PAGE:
Yes. And you know it’s interesting to be a teacher/academic with certain ideas because sometimes I’m trying to teach my own sensibility to people and on others I’m wondering how much I’m teaching a useful philosophy. It just depends on the day that I wake up. Somedays I think this is what I believe and this is the only way that I know how to teach. Other days I think this is the way I am striving to be and I think you should strive to be it as a poet. Is it just me that wants jokes, or is it useful as a mechanism for teaching and writing? I think second. I mostly think it’s a useful way to be in the world.

We just touched on this a little bit, but there is a freneticism in your lyricism which I recognise from the work of other figures of African American writing, like Ta-Nehisi Coates and Toni Morrison and Baldwin. And Wanda Coleman’s American Sonnets engage with jazz and look towards those traditions. Does this sort of observation bother you? Do you feel limited by it?

No! Again, this would be the notion of metaphor. I’m friends with Ta-Nehisi and we had a conversation about the N-word and whether people can use it. I said ‘Yes! Use it well’. So I just don’t make those kinds of hard fast rules. As a poet and as someone who is engaged with what metaphor does, I feel like I have to be open to everything. So yeah – black poet, Southern poet, tall poet. All those adjectives are fine with me so long as we’re not resting on one. None of those labels bother me. I am thinking now whether I would ever use the word ‘offended’. I’m a person that is pretty hard to offend. I’m hard to offend and I don’t take offence at any adjectives. The noun is where it’s at! And the verb. Adjectives are seasoning, not things that bother me.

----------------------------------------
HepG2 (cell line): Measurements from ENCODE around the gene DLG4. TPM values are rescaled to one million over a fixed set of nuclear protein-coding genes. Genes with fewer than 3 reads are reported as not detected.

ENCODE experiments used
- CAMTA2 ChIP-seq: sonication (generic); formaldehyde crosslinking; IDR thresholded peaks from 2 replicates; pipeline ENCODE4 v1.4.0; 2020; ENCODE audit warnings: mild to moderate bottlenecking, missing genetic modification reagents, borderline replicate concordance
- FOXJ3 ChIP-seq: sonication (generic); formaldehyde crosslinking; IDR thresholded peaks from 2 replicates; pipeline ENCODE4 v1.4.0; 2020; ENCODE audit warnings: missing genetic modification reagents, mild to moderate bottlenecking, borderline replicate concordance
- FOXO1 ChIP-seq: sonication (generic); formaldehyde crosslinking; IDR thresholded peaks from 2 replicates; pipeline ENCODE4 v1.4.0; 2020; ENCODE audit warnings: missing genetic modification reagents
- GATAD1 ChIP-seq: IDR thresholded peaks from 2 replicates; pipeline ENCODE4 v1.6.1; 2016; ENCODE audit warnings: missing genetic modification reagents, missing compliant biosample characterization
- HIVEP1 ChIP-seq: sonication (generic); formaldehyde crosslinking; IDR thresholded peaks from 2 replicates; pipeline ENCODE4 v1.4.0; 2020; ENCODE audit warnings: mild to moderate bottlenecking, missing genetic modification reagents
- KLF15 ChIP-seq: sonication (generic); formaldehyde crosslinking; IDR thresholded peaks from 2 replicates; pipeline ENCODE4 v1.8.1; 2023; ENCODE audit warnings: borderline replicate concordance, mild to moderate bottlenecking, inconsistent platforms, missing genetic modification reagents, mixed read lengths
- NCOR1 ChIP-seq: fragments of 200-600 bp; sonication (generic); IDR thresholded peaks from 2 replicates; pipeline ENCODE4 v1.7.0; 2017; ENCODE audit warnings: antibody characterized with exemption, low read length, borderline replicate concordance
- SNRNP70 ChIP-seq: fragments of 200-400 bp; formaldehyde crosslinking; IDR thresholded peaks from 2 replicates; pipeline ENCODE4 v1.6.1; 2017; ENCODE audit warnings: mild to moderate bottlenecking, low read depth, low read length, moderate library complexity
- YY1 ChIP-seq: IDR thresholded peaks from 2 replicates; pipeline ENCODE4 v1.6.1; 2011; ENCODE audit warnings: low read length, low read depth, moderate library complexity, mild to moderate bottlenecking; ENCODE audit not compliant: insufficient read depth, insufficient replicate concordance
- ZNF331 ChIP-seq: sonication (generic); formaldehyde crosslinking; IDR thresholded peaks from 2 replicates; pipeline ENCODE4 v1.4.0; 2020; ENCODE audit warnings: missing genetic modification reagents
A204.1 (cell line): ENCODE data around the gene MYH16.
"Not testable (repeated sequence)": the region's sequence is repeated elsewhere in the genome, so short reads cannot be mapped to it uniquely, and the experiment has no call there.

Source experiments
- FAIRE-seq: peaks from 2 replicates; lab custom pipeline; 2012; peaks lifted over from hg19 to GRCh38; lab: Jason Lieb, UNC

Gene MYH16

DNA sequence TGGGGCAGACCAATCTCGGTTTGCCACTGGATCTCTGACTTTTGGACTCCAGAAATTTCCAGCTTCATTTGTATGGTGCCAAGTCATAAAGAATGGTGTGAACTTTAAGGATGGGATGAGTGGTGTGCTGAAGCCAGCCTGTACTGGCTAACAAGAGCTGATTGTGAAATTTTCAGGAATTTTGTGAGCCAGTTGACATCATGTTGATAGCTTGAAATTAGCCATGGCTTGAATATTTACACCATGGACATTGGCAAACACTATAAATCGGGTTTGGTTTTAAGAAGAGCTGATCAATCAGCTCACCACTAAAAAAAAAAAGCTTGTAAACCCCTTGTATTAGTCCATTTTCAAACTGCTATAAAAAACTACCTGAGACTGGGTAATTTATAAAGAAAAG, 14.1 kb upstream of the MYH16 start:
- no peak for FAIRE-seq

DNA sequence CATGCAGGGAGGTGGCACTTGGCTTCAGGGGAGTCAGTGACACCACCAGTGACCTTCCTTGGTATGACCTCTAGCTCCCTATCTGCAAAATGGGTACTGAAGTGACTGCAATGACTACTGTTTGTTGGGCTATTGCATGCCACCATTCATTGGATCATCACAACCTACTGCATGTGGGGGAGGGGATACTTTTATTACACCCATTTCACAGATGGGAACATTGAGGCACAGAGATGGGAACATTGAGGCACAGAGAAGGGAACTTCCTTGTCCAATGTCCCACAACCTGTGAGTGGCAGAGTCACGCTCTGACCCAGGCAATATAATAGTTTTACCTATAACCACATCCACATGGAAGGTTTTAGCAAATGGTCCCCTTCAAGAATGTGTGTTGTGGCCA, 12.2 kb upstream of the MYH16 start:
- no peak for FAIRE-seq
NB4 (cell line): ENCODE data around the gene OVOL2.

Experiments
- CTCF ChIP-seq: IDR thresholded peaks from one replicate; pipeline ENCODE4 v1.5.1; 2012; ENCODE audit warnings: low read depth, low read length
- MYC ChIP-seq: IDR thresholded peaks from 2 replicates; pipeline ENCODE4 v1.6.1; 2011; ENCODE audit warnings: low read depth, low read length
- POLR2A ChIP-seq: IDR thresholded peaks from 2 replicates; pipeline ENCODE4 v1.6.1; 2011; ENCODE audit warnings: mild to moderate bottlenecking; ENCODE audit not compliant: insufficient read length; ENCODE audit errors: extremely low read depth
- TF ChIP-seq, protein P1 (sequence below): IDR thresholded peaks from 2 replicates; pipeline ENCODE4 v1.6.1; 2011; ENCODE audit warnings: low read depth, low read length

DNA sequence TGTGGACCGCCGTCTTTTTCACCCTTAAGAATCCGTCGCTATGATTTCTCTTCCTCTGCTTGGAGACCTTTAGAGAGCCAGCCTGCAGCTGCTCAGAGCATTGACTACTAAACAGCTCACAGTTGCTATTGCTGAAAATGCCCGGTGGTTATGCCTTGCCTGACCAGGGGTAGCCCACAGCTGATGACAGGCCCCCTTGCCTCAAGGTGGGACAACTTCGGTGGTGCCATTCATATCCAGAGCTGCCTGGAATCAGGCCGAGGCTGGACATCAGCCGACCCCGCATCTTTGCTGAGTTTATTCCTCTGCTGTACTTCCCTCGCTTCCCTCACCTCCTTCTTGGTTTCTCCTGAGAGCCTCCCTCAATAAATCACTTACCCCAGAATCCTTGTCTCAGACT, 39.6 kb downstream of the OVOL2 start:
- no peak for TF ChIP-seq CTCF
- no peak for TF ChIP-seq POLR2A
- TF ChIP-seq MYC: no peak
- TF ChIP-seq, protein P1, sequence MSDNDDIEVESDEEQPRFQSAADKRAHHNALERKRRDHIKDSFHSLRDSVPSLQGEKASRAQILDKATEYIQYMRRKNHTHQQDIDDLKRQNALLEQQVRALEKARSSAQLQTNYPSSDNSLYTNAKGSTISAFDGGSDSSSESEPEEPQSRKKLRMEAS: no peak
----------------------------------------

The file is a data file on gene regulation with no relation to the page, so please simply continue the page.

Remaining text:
You’ve eschewed Twitter. There’s a lot of discussion on the various registers of the internet and how all its various verbal tics are impacting literary language. What are the aspects of internet speech that you would like to see infiltrating literary language?

The thing about Twitter for me – and Facebook too, I don’t do that either – is that it’s hard to genuinely have a real communication. It’s hard to believe in a mutual conversation. It’s a sensibility that maybe becomes a philosophy but is rooted in my saying ‘My words are just too valuable’. I can’t imagine just throwing words into the universe every day, because I need all of those words! I don’t have that many of them.

That’s very interesting because I think your engagement with purposefully restrictive forms and the freneticism – the internet is a very frenetic place, and you’re dispensing of it.

Exactly. But because of my personality, it would be either all or nothing. I’m sort of like that with emails, when I get around to them. I am normally working on sentences for a long time and I probably take emails too seriously sometimes. If language is being written, it always needs to have a shape. So I will put that energy into my poems where it belongs – and into my real relationships.

How has your reception in the UK differed from your reception in the US?

I’ve always been curious about contemporary poetry in the UK. Who are y’all reading? I bought a book of John Burnside’s when I was in my twenties, and it was the first time I had bought a book of poems by a living poet in the UK. I am interested in the fullness of your reading poetry life here. You know about me, so that means something. But who else are you reading? And it’s true, the internet does make the notion of global poetry more tangible. People putting music in, and pop culture – not necessarily people obliged to tradition and history in the way that a lot of poets – and I think Americans generally think that about the UK, that there’s a huge literary history that makes it hard. Where are the other people who are committed to poetry? It’s a sacred language. My first loyalty is to the poem. I hope you’re all still working.

American Sonnets for My Past and Future Assassin is published by Penguin.